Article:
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CLARK v. THE STATE (two cases).
BENHAM, Judge.
Drug violation. Fulton Superior Court. Before Judge Hicks.
Appellants were convicted of trafficking in cocaine and possession of diazepam. Cases No. 69353 and No. 69462 were initiated by notices of appeal filed by appellant Clark and his appointed counsel respectively. They are consolidated in this appeal, along with the appeal of Clark's co-defendant Smith, for purposes of judicial economy.
1. Clark's first enumeration of error concerns allegedly inflammatory remarks made by the prosecuting attorney during the opening statement to the jury. Since appellant failed to renew his motion for mistrial after the trial court took corrective action, any objection to the denial of a mistrial is deemed waived. See Paul v. State, 170 Ga. App. 746 (2) (318 SE2d 200) (1984).
2. Both appellants have enumerated as error the trial court's action in granting the state's motion for a directed verdict of acquittal as to a third defendant. More specifically, they complain that the court's failure to excuse the jury before the motion was made and granted prejudiced the jury against them.
" 'Because of the trial court's broad discretion in regulating and controlling the business of the court, the reviewing court should never interfere with the exercise of that discretion unless it is made to appear that wrong or oppression has resulted from its abuse, or the court in some manner takes away the rights the parties have under the law.' [Cit.]" Montford v. State, 168 Ga. App. 394 (5) (309 SE2d 650) (1983). In the present case, appellants made no request that the trial court remove the jury. See Poole v. State, 100 Ga. App. 380 (2) (111 SE2d 265) (1959). The record also indicates that there was no discussion of the issue in the course of ruling on the motion; the motion was made and granted with the consent of the co-defendant's counsel. Under those circumstances, we find no abuse of discretion which would prejudice the appellants and warrant a reversal of their convictions.
3. Appellant Smith enumerates as error the denial of her motion to suppress the evidence seized in a search of her apartment pursuant to a search warrant. Appellant concedes that the affidavit filed in support of the application for a search warrant was sufficient if judged by the "totality of the circumstances" test established by Illinois v. Gates, ---- U. S. ---- (103 SC 2317, 76 LE2d 527) (1983), but argues that Gates cannot fairly be applied to this case because the warrant was issued in April 1983 and Gates was not decided until June 1983. We disagree.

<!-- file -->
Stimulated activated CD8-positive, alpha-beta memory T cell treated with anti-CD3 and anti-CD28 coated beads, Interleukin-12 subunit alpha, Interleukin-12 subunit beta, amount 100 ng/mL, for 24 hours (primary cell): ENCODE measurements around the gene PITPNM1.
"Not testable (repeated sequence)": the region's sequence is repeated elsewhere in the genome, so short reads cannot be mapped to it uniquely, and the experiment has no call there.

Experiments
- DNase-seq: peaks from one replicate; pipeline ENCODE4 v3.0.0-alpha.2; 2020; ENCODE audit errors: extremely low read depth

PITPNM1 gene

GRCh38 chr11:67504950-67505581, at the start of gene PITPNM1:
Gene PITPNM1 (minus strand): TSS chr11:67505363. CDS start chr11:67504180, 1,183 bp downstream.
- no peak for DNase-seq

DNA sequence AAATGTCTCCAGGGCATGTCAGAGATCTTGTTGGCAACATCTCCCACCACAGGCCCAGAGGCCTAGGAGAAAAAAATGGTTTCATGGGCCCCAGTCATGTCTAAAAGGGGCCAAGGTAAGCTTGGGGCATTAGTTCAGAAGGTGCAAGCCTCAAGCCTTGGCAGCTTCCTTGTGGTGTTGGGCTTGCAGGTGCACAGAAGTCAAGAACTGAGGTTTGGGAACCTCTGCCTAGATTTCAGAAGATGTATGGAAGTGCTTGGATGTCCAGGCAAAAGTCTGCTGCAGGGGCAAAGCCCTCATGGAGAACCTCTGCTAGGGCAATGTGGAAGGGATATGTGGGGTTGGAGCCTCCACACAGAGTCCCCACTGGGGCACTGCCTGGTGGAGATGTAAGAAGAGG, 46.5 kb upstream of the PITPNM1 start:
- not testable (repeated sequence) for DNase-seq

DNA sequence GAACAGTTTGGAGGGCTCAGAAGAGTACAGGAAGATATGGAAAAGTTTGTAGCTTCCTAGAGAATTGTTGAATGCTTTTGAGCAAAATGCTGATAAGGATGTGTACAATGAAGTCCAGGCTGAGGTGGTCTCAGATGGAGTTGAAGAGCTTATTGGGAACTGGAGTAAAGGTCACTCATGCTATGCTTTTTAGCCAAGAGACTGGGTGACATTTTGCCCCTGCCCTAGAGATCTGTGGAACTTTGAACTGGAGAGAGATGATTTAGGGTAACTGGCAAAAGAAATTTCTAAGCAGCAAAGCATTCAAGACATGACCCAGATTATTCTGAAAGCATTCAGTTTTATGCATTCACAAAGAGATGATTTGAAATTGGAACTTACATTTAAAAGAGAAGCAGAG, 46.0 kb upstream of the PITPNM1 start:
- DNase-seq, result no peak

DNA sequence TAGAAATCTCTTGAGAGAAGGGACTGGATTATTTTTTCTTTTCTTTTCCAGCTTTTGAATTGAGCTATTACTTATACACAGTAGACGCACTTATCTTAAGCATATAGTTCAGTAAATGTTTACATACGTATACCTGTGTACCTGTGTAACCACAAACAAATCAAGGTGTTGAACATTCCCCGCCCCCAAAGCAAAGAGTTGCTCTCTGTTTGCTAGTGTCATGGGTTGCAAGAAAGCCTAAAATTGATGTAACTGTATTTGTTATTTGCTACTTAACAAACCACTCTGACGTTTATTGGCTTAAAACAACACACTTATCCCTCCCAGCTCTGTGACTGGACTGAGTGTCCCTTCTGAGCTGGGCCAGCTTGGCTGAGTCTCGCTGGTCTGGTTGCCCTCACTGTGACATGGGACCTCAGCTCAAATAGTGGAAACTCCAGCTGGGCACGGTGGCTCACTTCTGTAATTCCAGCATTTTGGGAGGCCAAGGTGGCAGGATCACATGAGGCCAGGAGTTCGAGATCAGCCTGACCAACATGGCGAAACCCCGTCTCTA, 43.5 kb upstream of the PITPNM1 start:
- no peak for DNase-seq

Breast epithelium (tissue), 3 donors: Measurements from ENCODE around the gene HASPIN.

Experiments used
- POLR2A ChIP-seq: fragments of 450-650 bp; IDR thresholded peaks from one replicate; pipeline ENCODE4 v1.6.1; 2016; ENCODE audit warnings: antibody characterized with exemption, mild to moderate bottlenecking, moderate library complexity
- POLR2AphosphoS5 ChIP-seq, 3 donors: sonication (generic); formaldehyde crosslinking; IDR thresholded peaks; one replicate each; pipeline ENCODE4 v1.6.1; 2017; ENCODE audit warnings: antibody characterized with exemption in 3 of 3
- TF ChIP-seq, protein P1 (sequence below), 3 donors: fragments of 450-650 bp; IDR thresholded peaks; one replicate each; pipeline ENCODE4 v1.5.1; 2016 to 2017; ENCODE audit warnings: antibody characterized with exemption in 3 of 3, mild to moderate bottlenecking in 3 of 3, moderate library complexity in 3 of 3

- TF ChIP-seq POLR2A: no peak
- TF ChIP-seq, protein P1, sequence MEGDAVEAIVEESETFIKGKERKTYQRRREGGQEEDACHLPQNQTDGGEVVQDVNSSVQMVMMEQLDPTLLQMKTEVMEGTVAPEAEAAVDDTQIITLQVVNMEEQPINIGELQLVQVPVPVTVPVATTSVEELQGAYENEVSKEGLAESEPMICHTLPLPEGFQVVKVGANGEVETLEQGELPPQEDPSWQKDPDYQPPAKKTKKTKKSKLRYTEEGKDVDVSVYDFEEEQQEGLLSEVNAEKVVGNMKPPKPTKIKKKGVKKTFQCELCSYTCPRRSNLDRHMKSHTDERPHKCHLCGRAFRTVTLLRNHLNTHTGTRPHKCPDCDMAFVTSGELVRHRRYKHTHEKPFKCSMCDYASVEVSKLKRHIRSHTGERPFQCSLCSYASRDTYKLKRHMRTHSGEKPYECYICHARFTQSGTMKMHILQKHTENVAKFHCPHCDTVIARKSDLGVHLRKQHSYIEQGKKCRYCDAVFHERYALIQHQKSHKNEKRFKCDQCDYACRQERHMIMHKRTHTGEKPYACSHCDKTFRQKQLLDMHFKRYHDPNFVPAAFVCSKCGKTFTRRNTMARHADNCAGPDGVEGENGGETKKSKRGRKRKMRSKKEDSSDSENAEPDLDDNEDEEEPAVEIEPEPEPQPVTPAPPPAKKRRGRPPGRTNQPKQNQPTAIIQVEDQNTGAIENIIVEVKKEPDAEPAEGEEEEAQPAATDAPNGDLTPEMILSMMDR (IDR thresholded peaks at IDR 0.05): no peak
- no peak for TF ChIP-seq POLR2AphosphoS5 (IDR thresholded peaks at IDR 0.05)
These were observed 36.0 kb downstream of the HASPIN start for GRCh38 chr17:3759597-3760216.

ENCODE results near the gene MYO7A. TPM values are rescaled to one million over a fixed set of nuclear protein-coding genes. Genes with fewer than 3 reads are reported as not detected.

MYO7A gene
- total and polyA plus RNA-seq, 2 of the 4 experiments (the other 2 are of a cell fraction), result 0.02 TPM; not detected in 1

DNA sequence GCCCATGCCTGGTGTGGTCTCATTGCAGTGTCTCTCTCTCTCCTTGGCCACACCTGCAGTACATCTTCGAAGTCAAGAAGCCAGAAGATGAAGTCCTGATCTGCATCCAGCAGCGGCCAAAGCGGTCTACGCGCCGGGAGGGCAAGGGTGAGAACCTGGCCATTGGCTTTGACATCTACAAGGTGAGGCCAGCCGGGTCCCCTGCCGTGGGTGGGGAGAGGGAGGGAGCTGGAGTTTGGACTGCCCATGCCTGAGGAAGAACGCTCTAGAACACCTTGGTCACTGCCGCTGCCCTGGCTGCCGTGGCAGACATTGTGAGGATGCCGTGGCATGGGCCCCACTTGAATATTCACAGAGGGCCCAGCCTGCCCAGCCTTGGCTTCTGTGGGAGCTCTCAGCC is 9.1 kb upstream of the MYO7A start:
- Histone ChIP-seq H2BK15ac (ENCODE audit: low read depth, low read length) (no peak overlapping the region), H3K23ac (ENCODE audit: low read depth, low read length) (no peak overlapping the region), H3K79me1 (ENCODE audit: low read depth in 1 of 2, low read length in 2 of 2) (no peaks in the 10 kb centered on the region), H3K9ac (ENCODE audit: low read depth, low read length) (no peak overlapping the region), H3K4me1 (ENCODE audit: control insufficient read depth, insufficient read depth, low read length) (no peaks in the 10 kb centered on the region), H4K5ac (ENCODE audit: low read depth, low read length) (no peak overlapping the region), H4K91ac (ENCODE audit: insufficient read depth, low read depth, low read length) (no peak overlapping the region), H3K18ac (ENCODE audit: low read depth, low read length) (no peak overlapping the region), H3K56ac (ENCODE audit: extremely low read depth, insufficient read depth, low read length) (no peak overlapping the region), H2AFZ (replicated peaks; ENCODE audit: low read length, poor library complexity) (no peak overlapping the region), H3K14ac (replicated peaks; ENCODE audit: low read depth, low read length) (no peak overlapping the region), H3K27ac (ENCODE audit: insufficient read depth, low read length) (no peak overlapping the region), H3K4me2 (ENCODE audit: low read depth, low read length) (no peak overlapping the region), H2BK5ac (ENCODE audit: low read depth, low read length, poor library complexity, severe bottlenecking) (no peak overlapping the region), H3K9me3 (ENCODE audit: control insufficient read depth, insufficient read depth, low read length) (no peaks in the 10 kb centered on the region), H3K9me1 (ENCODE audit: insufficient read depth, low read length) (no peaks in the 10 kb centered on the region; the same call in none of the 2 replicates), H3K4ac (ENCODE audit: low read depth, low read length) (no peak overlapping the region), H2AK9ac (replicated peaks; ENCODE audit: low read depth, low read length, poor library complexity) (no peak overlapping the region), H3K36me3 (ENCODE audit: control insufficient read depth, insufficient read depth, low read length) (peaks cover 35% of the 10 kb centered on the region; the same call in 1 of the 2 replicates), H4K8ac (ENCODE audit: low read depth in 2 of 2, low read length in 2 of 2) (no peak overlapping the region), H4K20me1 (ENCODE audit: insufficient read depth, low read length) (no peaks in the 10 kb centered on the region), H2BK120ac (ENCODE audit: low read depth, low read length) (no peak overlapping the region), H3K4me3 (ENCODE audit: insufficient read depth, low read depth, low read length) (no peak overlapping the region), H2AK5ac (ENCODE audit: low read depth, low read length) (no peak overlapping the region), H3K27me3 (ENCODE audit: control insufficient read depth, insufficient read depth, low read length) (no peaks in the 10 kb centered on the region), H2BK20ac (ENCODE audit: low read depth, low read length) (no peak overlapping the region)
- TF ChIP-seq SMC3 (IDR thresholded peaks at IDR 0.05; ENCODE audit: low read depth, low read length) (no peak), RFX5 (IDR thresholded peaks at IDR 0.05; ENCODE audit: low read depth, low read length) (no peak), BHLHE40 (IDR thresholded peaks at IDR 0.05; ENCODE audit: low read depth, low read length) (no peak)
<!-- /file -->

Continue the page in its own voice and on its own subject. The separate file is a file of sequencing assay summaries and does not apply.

Although we have found no Georgia cases expressly addressing the issue of whether Gates may be applied retroactively, we have found a federal case which contains reasoning we find compelling. In United States v. Mendoza, 727 F2d 448 (5th Cir. 1984), the Fifth Circuit Court of Appeals discussed the standards by which retroactivity is to be determined and decided that since Gates "did not announce an entirely new and unanticipated principle of law" (id. at 449), it was properly applicable to all cases still pending. We adopt that reasoning and hold that the trial court was correct in determining the validity of the search warrant under the totality of the circumstances.
4. The trial court's refusal to compel disclosure of the identity of the informant in this case is enumerated as error. The evidence shows that the source of the information which led to the search warrant was neither a decoy nor a participant in any transaction involving the defendants and law enforcement officers. The trial court was authorized to find that the informant was a mere tipster and that the identity of the informant was, therefore, privileged. Montford v. State, supra, Division 2.
5. Appellant Smith's final enumeration of error is that the trial court erred in denying her motion for a directed verdict of acquittal because the evidence showed that others had equal access to the drugs found in her apartment. Although drugs were found in other parts of the apartment, a large quantity of cocaine as well as other drugs and paraphernalia were found in Smith's bedroom. Furthermore, she attempted to flee when police officers arrived to execute the search warrant. That evidence was sufficient to authorize a rational trier of fact reasonably to conclude that Smith was guilty of the offenses charged beyond a reasonable doubt. Jackson v. Virginia, 443 U. S. 307 (99 SC 2781, 61 LE2d 560) (1979); Hill v. State, 164 Ga. App. 564 (298 SE2d 286) (1982); Pamplin v. State, 164 Ga. App. 610 (1) (298 SE2d 622) (1982).
Lewis R. Slaton, District Attorney, Joseph J. Drolet, Richard E. Hicks, D. Chris Jensen, Jr., Assistant District Attorneys, for appellee.
Michael E. Bergin, for appellant (case no. 69546).
Kenneth D. Feldman, for appellant (case nos. 69353, 69462).
Charles Clark, pro se.
Thursday May 21 16:19 EDT

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